Like NATO’s new strategic concept, in respect of Georgia, the final declaration of Lisbon summit reiterates the decision taken by NATO leaders at 2008 Bucharest summit, that Georgia will become a member of the Alliance.
It also reaffirms subsequent decisions taken by the Alliance in respect of Georgia, which among others also includes the one of 2009 Strasbourg/Kehl summit in which NATO leaders said that Georgia’s Annual National Programme, setting reforms targets, will help Georgia in advancing its reforms “without prejudice to further decisions which must be taken about MAP” – Membership Action Plan, a precursor to an eventual membership to which Georgia was refused at 2008 Bucharest summit.
Like the 2009 Strasbourg/Kehl declaration, the recent one again calls on Russia “to reverse its recognition of the South Ossetia and Abkhazia regions of Georgia as independent states.”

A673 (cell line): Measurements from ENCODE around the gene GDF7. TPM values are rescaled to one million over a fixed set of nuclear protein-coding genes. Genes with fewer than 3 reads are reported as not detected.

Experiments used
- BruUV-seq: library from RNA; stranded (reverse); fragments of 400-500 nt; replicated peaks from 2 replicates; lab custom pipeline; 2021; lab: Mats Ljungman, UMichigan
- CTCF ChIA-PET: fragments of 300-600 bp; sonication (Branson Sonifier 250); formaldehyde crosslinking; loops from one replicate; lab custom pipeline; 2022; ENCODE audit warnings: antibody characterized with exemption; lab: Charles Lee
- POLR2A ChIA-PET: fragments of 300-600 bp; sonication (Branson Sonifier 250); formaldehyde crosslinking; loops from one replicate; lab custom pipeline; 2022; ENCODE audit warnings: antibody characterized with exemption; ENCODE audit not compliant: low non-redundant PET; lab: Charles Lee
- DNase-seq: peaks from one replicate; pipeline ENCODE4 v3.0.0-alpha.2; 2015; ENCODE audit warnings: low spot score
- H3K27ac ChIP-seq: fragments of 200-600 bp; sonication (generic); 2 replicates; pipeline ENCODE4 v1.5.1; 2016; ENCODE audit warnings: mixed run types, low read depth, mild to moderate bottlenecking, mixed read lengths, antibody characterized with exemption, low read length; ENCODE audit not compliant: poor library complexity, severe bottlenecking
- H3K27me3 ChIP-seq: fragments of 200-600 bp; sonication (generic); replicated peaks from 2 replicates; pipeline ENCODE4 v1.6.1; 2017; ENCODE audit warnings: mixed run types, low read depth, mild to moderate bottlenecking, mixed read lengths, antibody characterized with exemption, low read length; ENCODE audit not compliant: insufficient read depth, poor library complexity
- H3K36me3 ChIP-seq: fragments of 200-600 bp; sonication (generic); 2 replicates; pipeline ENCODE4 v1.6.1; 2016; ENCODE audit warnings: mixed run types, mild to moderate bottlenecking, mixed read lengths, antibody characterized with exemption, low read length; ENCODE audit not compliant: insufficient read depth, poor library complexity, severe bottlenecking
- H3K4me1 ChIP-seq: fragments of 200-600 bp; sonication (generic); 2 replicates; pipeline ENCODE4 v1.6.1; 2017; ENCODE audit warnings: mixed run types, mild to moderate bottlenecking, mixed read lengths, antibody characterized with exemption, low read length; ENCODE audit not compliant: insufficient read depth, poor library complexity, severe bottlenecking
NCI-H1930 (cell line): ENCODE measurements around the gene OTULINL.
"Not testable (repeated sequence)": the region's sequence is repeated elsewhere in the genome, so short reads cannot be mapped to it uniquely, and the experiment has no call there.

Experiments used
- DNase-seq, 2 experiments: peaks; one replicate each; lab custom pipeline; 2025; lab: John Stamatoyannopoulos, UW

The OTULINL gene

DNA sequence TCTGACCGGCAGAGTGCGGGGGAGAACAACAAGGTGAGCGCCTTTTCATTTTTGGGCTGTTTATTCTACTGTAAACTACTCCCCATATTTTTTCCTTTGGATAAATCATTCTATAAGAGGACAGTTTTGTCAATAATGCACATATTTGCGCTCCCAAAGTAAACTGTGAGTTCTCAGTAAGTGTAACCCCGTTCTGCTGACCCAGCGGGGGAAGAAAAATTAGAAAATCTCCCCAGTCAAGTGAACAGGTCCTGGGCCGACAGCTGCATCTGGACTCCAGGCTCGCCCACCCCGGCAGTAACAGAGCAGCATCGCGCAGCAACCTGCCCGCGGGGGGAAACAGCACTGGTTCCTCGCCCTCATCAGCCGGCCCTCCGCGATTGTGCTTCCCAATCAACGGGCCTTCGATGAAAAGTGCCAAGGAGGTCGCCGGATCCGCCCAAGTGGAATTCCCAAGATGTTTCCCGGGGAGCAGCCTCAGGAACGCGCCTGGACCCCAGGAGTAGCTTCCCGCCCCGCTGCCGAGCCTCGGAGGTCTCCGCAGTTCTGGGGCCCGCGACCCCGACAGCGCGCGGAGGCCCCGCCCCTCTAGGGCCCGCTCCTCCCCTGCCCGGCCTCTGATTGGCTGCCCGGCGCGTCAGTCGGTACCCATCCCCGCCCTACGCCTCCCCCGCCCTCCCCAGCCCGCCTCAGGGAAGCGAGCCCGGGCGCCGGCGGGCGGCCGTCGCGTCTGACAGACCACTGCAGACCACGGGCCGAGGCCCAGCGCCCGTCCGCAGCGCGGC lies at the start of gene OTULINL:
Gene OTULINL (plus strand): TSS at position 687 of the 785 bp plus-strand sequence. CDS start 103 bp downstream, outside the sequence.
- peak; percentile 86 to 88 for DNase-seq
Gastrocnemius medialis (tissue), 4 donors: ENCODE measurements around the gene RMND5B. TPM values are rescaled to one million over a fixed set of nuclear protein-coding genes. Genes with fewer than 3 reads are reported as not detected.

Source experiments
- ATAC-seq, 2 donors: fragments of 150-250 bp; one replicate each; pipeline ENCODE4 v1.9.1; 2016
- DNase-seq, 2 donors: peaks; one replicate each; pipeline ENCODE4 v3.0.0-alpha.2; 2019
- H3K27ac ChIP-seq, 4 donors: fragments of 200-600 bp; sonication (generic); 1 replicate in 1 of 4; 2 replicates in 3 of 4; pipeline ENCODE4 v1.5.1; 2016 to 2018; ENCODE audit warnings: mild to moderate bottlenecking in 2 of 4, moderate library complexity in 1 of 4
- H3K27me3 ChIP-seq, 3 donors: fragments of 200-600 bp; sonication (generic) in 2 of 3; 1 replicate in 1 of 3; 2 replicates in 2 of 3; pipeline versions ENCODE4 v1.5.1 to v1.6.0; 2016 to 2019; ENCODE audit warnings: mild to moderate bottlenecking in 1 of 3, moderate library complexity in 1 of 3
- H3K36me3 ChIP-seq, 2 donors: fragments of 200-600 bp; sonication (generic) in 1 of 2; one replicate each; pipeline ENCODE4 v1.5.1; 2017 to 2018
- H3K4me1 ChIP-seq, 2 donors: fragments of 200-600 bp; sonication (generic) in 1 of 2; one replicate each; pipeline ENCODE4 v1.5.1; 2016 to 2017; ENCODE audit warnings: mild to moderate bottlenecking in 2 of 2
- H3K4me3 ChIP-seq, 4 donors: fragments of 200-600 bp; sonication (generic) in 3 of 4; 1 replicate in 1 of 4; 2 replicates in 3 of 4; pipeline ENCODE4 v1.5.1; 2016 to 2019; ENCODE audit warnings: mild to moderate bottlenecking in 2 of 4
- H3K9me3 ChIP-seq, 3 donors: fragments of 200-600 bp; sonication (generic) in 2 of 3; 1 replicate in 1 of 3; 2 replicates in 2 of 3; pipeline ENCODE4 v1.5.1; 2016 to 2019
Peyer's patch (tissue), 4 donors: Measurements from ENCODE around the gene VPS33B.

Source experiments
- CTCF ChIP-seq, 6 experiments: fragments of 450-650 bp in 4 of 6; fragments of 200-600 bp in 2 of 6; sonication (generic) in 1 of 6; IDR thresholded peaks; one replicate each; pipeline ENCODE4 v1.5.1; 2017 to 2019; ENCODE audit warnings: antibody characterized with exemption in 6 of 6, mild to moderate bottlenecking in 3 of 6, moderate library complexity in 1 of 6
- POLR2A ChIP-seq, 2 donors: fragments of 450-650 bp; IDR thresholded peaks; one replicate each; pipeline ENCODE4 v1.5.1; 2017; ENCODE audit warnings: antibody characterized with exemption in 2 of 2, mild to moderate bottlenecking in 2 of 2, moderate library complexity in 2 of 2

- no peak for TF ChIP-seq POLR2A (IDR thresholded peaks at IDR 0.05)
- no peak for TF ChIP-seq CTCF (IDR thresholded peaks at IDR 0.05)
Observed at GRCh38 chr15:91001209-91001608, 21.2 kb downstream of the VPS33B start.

While noting that NATO wants to see “a true strategic partnership” with Russia, the Lisbon summit declaration reiterates support to Georgia’s territorial integrity and calls on Moscow “to meet its commitments with respect to Georgia” undertaken under the August 12, 2008 six-point ceasefire agreement and follow up treaty of September 8, 2008.
It says that “protracted regional conflicts” in South Caucasus and in Moldova “continues to be a matter of great concern for the Alliance.”
“We strongly encourage and actively support Georgia’s continued implementation of all necessary reforms, particularly democratic, electoral and judicial reforms, as well as security and defence sector reforms, in order to advance its Euro-Atlantic aspirations,” the declaration reads.